What Did the Writers Guild Win?

The Writer’s Guild strike is over after a measly 100 days.

What was gained? If you strike, you don’t strike to win parity or a cast off breadcrumb.  You strike to win big.  You strike to take the ball back. Did the WGA win big?  No.

Some believe the strike cost $2 billion dollars to the Hollywood economy in lost production, catering closures, florists dying, valets being laid-off, hotels churning empty rooms, restaurant workers waiting on nobodies and costume-houses going dark. 

The WGA gobbled up a breadcrumb concession on payments from online entertainment.  That’s it.

On December 7, 2007, the Guild was rightfully demanding the unionization of Animation writers and Reality show writers as well as the right to Sympathy Strike.  On February 11, 2008 — when the strike ended — they won none of those demands.

The Writers Guild was whupped by the producers, and in the bloodletting, thousands of people lost their jobs, a few lost their homes, and everyone lost their respect for a Writers Guild strike that turned out, in the end, to be spineless and pointless.

Weak Leadership Dooms the DGA

The ongoing Writers Guild Strike in Hollywood took a reflective pause last week in the hopeful glow of a “done deal” with the Directors Guild and the Alliance of Motion Picture and Television Producers.

Authors should not yet rejoice — the Directors Guild is notorious for rolling over and playing dead when it comes to hard-nosed negotiations with the producers — and any hoped-for “contract template” the Writers can use as a cudgel with producers based on the Directors deal will not even achieve most favored nation status. 

The producers are angry and they need to — and feel they must — punish the Writers for their disobedience in some formidable and permanent manner in order to save face and propagate their power.

There may be some easing of the tension between the Writers and the producers to get through the Academy Awards together — but that goodwill cannot last unless and until the Writers not only bend, but break, to the producers’ whims.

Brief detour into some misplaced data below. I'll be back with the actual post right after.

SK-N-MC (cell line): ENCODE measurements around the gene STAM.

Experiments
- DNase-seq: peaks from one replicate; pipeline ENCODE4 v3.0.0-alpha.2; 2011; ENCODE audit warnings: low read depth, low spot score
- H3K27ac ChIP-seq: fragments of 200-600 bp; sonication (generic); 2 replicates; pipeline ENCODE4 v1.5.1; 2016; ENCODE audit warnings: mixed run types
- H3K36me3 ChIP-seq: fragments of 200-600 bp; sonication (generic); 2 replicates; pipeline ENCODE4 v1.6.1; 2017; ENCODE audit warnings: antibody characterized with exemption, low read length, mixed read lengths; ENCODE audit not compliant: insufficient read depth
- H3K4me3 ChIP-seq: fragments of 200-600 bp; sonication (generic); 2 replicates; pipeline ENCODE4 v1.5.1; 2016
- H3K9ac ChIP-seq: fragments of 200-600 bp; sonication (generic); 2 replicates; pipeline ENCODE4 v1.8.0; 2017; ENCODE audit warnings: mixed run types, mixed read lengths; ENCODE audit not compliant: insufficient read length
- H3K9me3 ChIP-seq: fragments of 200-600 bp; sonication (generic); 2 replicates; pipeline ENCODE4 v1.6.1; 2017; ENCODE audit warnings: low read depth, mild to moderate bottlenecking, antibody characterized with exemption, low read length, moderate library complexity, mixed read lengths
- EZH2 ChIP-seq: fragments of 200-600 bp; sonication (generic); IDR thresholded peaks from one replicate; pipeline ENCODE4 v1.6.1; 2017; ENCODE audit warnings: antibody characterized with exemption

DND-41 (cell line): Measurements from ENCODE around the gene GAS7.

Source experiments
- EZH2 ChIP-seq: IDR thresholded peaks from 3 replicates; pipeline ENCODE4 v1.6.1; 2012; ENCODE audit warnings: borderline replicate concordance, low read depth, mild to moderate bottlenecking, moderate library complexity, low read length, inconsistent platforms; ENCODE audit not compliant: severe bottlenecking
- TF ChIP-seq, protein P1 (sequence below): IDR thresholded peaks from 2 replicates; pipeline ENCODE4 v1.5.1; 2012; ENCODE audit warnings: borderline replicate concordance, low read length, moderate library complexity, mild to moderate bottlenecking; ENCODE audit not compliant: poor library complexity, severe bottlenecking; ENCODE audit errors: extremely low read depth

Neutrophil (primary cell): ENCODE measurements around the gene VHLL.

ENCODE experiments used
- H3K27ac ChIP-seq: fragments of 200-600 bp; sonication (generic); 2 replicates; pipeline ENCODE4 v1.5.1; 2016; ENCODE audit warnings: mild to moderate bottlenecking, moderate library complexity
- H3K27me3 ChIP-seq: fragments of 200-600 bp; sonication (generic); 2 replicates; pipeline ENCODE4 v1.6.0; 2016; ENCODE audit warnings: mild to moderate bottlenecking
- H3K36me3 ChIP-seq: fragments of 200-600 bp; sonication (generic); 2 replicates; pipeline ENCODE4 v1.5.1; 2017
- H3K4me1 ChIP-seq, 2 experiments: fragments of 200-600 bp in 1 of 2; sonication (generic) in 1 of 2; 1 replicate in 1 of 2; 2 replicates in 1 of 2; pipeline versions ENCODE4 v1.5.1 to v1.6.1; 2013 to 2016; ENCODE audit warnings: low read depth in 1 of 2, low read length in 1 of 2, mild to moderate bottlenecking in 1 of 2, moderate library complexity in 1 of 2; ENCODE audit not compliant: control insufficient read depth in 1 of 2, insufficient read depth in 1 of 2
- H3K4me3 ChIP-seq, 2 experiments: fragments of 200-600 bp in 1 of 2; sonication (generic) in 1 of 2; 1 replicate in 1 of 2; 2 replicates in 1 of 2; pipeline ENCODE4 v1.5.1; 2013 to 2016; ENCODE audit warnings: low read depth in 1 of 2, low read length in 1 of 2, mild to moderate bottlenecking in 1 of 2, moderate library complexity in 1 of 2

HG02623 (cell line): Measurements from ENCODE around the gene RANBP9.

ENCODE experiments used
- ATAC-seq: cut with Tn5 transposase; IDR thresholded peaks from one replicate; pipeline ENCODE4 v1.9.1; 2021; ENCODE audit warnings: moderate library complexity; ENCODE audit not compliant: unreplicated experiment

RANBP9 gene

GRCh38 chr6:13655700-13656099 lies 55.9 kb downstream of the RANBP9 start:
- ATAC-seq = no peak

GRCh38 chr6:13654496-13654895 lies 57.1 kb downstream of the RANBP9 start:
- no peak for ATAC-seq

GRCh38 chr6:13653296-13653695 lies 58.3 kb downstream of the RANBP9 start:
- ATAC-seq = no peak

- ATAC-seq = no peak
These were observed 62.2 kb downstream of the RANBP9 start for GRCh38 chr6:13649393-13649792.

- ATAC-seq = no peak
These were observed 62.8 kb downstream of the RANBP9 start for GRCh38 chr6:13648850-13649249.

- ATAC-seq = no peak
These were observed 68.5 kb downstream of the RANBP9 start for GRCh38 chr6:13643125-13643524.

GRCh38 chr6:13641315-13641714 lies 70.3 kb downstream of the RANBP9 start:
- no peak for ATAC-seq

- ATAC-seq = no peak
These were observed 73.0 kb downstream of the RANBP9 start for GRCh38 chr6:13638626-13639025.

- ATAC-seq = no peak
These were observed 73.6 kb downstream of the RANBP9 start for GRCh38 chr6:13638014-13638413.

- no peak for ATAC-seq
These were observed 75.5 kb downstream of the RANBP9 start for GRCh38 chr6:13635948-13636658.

All Television Writing is Shakespeare

I recently wrote a WordPunk article called — Show Business Not Show Show — and the meat of that article argued Show Business is about making money and not creating art.

That said, we need to realize many professionally trained television writers — many are member of the Writers Guild — believe everything they write is on the quality level of Shakespeare… even if they are writing for situation comedies or reality shows.

That need to feel important and to lift the ordinary writing to higher level by historic association is vital to the author ego because it is a form of protection from the dual reality of their job:  Dreck passing for earnest entertainment.

Most television writing is pretty awful.  It lacks structure.  It has no substance, conflict, or dramatic core. 

Of course, no television author reading this thinks I’m writing about them — and we’d have it no other way.

Union Rage and Labor Equity

The unionized labor market is on fire and that continued rage of discontent will carry over into the next year as the Writers and Local One, the Broadway Stagehands Union, in New York are joined by the Director’s Guild and the Actors in violent and visual protest against untenable labor equity.

Are these work actions merely about money and respect or is something deeper going on here? Is there a revolt against condemning the Common Man while the rich become wealthier and crueler?

Continue reading → Union Rage and Labor Equity

Comments on the Writers Guild Strike

There is a Writers Guild strike that is currently and deliciously finally meting out justice to producers who do not value the written word despite their phony, opposite, claims, and I fully support the strike and the effort for writers — the instigators of original inspiration and creation — to get their fair share of future DVD and online entertainment profits.

Fight to the death.  Let the producers find their bloody end.

Continue reading → Comments on the Writers Guild Strike